A Stolen Life
by Jaycee Dugard

Simon & Schuster, 2011. ISBN 978-1-451-62918-7.
Reviewed by Sallie Moffitt
Posted on 10/06/2011

Nonfiction: Memoir

Jaycee Dugard's courageous story, A Stolen Life, not only recounts her abduction and imprisoned as the sex slave of Phillip Garrido at the age of eleven, but also celebrates her rescue and recovery at the age of twenty-nine. Ms. Dugard writes with the innocence and vulnerability of a child and unveils the emotional bonds she had to establish with Garrido, a deranged man who hears voices, in order to survive.

Ms. Dugard's simple, direct sentences describe the events leading up to her abduction in the first chapter, aptly titled "The Taking". She explains the tense relationship with Carl, her stepfather, and how she wanted to stay home from school that day. As she walks to the bus stop, she encounters Phillip Garrido and her life changes forever.

In the author's first year of captivity, Garrido manipulates the little girl by keeping her handcuffed in a dark room, controlling her with food, and threatening her with a stun gun. He uses drugs to enhance his perverted sex acts and claims the child is helping him with his sex problem.

Later that year, the author meets Garrido's wife, Nancy, who is a drug-addicted nurse's aide. Nancy remains silent about the abduction and imprisonment of the little girl, even after Ms. Dugard births two daughters, both fathered by Garrido.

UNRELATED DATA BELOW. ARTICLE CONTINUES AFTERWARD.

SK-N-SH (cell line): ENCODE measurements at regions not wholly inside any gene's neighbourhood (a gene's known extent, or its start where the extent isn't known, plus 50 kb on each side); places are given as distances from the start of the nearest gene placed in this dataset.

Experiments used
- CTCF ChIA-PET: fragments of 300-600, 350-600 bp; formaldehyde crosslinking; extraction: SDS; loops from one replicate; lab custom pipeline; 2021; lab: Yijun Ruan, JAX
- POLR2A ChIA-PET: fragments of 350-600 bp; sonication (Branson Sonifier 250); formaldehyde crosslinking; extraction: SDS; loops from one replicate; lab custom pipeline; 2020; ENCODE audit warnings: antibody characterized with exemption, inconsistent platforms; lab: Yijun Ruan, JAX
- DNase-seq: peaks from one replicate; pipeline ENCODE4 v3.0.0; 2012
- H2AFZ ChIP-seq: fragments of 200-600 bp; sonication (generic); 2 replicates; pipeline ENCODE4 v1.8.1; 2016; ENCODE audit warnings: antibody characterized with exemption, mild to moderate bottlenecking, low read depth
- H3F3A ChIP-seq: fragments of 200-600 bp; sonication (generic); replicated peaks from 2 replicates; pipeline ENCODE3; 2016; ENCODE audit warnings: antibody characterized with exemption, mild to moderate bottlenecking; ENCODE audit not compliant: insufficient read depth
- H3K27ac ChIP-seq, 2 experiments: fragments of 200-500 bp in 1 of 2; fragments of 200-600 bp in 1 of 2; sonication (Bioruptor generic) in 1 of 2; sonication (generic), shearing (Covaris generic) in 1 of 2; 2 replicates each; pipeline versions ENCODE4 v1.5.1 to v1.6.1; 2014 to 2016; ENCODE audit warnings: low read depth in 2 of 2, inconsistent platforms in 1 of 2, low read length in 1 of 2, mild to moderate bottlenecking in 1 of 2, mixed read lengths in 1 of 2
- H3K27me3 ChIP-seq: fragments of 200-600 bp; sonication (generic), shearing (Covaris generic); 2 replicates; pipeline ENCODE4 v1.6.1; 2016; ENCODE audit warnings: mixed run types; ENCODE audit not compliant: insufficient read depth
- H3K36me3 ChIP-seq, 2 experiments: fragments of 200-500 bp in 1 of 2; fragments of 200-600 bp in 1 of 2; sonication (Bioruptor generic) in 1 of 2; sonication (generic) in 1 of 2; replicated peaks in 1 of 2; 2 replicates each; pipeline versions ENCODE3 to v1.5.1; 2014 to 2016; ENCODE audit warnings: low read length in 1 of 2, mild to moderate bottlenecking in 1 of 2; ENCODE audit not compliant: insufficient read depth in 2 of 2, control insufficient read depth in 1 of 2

What makes this book different is the excerpts for the journals Ms. Dugard kept during her captivity. Each journal entry shows her determined effort to keep a positive attitude. One journal entry lists the affirmation "I have the strength to do everything I set my mind to?" Another entry is about her quest to find happiness in her daily life. Several pages disclose telling details about Phillip Garrido's mental instability and his anger at the voices in his head.

After Ms. Dugard and her two daughters are rescued from their backyard prison, their long road of recovery begins. The author reveals her struggles to reclaim her old life and her dreams to establish a new one. Sometimes the recovery process challenges the author's sweet disposition, but she triumphs over each obstacle.

This enduring story of survival left me amazed at the inner strength of one little girl. I have no doubt that Jaycee Dugard will prevail in life—and this book is proof.

Jaycee Dugard finds comfort in the symbol of a pine cone. To her, the pine cone represents the seed of a new beginning. To help facilitate new beginnings for others, she created the J A Y C (Just Ask Yourself to...Care!) Foundation. A portion of the proceeds from her book help support this foundation.

Authors/Publicists: For promotion purposes, you may quote excerpts of up to 200 words from our reviews, with a link to the page on which the review is posted. ©Copyright to the review is held by the writer (review posting date appears on the review page). If you wish to reprint the full review, you may do so ONLY with her written permission, and with a link to http://www.storycirclebookreviews.org. Contact our Book Review Editor (bookreviews at storycirclebookreviews.org) with your request and she will forward it to the appropriate person.

StoryCircleBookReviews provides a review venue for women self-published authors and for women's books published by independent and university presses.

Email me with news about your book reviews

Sarton Women's Book Award

Your ad could be here.
Advertise with us!


Visit us on Facebook and Twitter and goodreads.

Buy books online through amazon.com by simply clicking on the book cover or title. Your purchase will support our work of encouraging all women to tell their stories.
This title is currently available ONLY as an e-book